Researchers at the National Physical Laboratory and the University of Leicester claim to have come up with some sort of GPS system equivalent for space travel, saying they've managed to track things up there to an accuracy of 30km at a distance as far away from us as Neptune.
Their system uses signals picked up by X-ray telescopes from the rhythmic output of pulsars to work out exactly where in the universe a space ship might be, ignoring the inconvenient truth that humanity's most likely to perish here and in a few crappy prefabricated greenhouses on Mars, so such a system's never going to be needed.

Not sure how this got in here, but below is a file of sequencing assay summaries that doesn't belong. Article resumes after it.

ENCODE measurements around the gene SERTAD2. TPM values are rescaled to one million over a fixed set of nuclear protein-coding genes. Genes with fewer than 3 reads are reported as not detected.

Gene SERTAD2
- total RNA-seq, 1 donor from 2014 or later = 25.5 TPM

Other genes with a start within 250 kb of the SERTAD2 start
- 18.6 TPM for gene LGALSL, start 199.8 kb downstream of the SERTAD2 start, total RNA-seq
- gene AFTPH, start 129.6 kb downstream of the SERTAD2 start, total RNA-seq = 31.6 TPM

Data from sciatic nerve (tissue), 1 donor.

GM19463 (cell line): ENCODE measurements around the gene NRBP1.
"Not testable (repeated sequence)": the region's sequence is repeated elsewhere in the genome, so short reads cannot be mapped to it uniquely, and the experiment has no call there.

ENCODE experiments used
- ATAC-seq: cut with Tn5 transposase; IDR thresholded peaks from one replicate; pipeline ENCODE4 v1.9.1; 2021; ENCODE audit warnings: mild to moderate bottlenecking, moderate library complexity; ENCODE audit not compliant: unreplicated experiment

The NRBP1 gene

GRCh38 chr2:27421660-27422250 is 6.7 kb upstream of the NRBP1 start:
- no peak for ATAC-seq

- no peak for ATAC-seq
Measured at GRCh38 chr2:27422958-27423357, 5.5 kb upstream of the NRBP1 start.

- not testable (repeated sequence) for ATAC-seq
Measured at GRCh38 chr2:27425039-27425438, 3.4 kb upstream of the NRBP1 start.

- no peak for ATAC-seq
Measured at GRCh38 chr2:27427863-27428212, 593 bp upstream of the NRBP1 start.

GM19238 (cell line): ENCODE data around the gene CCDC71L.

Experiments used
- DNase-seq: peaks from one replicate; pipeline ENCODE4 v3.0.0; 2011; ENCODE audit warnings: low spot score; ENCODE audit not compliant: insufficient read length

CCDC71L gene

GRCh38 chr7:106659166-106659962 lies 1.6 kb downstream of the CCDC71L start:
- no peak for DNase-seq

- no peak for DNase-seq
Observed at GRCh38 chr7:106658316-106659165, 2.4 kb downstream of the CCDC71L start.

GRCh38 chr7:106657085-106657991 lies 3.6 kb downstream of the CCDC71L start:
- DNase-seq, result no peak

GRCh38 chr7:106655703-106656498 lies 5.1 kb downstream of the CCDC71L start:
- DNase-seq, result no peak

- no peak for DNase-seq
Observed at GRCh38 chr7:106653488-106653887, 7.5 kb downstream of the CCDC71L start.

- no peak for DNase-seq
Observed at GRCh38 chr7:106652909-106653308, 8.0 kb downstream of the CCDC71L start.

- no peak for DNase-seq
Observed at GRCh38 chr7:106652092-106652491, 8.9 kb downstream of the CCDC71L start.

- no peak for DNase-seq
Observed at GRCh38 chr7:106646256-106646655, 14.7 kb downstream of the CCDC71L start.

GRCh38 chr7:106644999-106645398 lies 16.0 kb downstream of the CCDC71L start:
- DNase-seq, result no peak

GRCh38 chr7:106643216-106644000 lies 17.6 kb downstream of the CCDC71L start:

Dr John Pye, the manager of Leicester's Space Research Centre, said: "Up until now, the concept of pulsar-based navigation has been seen just as that – a concept. This simulation uses technology in the real world and proves its capabilities for this task. Our X-ray telescope can be feasibly launched into space due to its low weight and small size; indeed, it will be part of a mission to Mercury in 2018. NPL’s timing analysis capability has been developed over many years due to its long heritage in atomic clocks." [University of Leicester]